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Completed Faculty Projects

Completed faculty research projects

Dr. Robert Carini has, as one area of focus, the sociology of education and recently published an article, "Is Collective Bargaining Detrimental to Student Achievement?:  Evidence from a National Study," in the Journal of Collective Bargaining.  His second article, "New Directions for the Study of Collective Bargaining in Schools," will be published in the same journal later this year.

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Dr. Gul Marshall has recently had published in the area of religious women’s social activism.  One of her works compares Turkish secular feminist and Islamist women activists in their approaches to the question of the compatibility of feminism and Islam.  Another work that she co-authored with Dr. Anu Sabhlok compares the Turkish Islamist and Indian Hindu-nationalist women’s framing of work.

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Prof. Angela Orend and Dr. Patricia Gagne' recently published a study on corporate logo tattoos. The article, which appears in the Journal of Contemporary Ethnography, Vol. 38, No. 4, 493-517 (2009), is titled "Corporate Logo Tattoos and the Commodification of the Body.

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Drs. Cynthia Negrey, Hiromi Taniguchi, and Wayne Usui

Research Experience for Undergraduates (REU), 2003-2006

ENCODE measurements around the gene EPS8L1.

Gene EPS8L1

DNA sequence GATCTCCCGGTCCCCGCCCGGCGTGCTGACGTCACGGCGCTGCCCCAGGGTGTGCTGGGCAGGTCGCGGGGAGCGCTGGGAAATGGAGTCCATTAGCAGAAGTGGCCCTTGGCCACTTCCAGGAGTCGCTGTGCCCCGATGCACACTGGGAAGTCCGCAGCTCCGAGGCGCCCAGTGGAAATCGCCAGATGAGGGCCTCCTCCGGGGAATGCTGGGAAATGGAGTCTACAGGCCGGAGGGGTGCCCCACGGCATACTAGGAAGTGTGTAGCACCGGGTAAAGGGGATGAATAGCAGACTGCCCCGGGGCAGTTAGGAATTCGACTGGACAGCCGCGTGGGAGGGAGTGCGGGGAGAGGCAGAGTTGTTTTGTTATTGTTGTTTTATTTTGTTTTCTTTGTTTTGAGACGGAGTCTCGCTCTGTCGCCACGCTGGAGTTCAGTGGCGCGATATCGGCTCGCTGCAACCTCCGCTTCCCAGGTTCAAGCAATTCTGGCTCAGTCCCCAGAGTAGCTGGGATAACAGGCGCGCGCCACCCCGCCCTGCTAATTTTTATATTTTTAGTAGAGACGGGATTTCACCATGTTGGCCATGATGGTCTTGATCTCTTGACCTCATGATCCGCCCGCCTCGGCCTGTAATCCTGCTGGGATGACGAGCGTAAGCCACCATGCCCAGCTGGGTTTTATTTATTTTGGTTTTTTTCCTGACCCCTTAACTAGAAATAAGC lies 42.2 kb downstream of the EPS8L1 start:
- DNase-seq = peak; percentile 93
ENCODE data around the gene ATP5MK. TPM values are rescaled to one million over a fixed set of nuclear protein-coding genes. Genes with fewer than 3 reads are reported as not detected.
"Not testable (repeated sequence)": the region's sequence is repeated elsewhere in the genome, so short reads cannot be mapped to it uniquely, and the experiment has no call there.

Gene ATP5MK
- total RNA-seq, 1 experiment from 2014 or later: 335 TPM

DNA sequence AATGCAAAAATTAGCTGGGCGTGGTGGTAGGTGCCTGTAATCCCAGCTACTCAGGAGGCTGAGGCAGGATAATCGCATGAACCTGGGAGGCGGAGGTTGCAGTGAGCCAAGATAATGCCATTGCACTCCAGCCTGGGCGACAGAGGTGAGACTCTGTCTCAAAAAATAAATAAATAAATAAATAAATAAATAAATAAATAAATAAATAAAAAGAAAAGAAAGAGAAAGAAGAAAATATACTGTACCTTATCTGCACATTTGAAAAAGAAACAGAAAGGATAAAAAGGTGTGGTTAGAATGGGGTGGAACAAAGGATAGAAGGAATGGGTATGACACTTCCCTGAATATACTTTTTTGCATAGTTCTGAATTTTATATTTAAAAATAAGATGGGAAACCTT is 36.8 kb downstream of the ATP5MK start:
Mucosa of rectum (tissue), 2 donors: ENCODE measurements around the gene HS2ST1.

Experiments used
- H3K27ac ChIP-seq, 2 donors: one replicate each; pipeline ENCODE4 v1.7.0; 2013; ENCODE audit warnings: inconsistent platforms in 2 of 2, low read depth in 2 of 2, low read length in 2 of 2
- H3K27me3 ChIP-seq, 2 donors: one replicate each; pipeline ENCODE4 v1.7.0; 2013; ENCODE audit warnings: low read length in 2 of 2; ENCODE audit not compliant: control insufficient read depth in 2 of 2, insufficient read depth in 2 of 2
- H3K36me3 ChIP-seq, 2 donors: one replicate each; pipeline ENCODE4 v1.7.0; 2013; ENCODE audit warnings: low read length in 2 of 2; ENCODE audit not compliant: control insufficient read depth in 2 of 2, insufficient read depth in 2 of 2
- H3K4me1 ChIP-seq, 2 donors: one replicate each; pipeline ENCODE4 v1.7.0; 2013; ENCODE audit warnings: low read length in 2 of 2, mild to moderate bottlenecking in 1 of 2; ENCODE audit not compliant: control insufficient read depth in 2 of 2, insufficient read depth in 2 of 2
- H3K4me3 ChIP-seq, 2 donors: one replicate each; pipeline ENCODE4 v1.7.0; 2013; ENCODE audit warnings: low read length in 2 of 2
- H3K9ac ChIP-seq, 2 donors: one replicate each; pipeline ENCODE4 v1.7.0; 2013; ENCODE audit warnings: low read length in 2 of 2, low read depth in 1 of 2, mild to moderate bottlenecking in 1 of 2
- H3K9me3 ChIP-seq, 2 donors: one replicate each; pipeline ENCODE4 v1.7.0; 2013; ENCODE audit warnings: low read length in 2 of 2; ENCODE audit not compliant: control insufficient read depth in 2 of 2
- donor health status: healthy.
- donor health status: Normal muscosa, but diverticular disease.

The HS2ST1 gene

The Department of Sociology and Department of Political Science ran a three-year summer program in 2006. Begun in 2003, the REU program was a 10-week program held at the University of Louisville which allowed students to design and conduct their own research project related to the recent merger of Louisville and Jefferson County. In doing so, they sharpened their skills in research methodology and mastered some of the literature on urban governance, while working one-on-one with a faculty mentor, and completing a written report of their own research project. Students participated in methodology and statistics workshops, team meetings, colloquia, independently gathered and analyzed data, wrote a peer reviewed paper, and delivered a professional-style presentation to peers. Some students continued working with their faculty mentors into the fall and spring semesters, and several, ultimately, presented their papers at a national conference. 

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